I highly recommend my SDL FredHopper colleague David Costa’s presentation on the topic, as he basically wrote the (internal) book on how to do this at scale: Cost Optimization at Scale.

While you can shift RI reservations, after you made them;

  • Switch Availability Zones within the same region
  • Change between EC2-VPC and EC2-Classic
  • Change the instance size within the same instance type

There are several use-cases where you would want end your reservation before the reservation end date;

  • Switch Instance Types.
  • Buy Reserved Instances on the Marketplace for your medium-term needs.
  • Relocate region.
  • Bad capacity management.
  • Unforeseen business or technology changes.

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DCD EMEA Awards 2016 Finalist !

Less then 24 hours after I published my ‘thank you team’ post, Datacenter Dynamics announced their nominees for this year’s DCD EMEA 2016 Awards.

I’m very proud one of the mentioned projects in my original post got nominated in the Category Cloud Journey of the Year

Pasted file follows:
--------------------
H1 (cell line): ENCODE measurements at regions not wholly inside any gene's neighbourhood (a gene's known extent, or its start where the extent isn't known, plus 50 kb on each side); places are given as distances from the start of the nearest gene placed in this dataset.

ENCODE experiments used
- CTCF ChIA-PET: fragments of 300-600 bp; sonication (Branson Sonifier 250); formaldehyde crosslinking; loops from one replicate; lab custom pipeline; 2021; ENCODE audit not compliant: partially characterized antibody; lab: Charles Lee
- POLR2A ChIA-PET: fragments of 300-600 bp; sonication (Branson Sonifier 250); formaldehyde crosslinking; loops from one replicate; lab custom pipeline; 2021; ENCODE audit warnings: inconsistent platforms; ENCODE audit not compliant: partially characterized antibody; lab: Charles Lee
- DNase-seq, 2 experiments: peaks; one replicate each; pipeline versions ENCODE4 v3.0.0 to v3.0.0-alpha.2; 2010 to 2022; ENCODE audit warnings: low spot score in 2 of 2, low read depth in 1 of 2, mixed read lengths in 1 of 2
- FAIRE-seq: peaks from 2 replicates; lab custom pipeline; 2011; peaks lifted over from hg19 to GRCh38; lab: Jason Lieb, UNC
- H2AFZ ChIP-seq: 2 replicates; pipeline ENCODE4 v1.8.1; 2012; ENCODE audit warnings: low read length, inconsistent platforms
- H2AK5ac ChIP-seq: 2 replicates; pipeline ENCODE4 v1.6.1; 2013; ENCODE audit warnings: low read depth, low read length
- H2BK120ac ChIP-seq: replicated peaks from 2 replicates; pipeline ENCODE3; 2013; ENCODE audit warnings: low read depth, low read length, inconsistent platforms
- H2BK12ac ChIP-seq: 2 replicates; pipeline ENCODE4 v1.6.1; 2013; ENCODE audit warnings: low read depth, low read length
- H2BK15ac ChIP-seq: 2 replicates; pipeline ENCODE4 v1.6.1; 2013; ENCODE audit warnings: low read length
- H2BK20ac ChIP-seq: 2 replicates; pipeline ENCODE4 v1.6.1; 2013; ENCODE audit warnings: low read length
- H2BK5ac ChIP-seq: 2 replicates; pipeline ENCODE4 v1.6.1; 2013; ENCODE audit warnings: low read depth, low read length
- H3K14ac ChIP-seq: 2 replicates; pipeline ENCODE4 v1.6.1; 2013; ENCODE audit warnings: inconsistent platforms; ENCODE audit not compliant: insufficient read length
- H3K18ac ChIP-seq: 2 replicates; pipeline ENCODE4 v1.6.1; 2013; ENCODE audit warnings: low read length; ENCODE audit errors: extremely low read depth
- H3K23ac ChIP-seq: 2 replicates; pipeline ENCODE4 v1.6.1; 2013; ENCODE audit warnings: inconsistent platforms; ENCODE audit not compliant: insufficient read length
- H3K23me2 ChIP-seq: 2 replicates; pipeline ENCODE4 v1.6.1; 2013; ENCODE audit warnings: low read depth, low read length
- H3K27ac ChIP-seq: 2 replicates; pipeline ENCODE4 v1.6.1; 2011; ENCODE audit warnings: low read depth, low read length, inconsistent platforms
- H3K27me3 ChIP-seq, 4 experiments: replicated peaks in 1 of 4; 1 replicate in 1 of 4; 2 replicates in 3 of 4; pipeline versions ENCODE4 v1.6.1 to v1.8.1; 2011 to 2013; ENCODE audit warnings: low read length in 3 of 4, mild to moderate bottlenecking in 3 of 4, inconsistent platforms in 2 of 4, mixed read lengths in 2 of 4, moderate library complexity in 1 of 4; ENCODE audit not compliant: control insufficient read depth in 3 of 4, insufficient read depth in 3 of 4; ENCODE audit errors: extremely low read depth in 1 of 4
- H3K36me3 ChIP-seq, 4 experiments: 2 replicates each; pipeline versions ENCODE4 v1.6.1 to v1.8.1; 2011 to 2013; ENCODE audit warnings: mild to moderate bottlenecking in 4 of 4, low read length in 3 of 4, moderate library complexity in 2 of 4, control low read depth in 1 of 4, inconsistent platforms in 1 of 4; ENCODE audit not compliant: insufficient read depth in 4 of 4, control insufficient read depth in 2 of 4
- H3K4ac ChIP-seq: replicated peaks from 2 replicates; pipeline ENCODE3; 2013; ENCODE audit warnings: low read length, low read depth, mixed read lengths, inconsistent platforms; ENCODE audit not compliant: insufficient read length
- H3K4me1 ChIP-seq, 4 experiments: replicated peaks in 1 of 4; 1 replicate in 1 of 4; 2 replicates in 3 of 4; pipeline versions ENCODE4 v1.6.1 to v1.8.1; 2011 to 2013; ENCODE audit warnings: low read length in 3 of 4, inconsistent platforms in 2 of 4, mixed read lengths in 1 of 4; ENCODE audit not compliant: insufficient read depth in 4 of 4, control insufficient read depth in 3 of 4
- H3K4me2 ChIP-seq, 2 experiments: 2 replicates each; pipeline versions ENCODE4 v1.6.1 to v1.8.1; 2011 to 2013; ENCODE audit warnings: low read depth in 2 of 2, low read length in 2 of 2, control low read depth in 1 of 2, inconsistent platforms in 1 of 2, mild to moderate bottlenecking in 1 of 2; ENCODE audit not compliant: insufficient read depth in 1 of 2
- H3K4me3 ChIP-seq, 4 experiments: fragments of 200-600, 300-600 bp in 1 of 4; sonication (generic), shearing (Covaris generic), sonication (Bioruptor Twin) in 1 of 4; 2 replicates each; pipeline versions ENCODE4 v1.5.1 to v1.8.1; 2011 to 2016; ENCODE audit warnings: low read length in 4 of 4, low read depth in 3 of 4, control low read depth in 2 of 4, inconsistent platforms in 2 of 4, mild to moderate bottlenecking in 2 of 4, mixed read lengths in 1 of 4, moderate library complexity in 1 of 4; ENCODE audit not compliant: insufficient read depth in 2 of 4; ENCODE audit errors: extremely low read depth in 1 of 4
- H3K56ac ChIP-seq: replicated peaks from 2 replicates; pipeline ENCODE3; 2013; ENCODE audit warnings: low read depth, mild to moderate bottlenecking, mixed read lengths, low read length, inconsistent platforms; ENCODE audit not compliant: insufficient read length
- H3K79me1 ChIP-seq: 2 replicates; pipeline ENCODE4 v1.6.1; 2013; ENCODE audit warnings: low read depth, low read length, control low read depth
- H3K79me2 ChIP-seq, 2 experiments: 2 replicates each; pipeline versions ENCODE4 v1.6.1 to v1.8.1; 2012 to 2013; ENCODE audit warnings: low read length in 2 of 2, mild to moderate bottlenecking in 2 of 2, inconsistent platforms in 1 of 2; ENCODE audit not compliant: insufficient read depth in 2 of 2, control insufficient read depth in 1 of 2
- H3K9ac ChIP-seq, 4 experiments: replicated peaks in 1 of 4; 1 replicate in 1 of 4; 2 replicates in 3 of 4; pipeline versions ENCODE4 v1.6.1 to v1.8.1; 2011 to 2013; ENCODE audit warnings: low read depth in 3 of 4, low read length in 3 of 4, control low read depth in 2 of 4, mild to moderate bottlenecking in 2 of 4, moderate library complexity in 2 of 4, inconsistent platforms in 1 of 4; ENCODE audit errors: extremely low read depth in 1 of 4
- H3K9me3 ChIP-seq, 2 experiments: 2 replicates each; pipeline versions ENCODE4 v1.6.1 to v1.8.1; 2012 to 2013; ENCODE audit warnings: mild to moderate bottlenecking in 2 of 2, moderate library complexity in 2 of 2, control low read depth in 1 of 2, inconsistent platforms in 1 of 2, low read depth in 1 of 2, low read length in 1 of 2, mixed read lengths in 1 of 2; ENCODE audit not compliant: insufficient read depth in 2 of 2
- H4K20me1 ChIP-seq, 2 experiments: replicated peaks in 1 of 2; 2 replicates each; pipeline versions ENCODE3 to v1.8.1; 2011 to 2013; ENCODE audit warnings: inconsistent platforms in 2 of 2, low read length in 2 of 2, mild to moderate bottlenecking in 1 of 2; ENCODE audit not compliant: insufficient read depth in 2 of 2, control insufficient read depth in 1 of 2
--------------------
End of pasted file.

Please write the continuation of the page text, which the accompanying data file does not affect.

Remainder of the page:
The selected project is our move of SDL Machine Translation from our co-lo datacenter to a IAAS cloud solution;

Availability of content in multiple languages is key to driving useful international business. SDL’s Statistical machine translation delivers high quality translation services to more thousands of customers. While SDL’s research organisation already explored a new approach to machine translation, the future development and deployment needed more flexibility in technology choice and dynamic scalability to be commercially successful. Over 10 months, SDL migrated their current workload deployment consisting of hundreds of servers, without customer downtime, to a private Cloud deployment. The migration included a project team of more than 35 staff in 5 time zones. Besides flexibility and scalability gains, the migration saves SDL more than 450k GBP over 4 years.

The teams worked long hours, overcoming many obstacles a long the way. Congrats to all involved!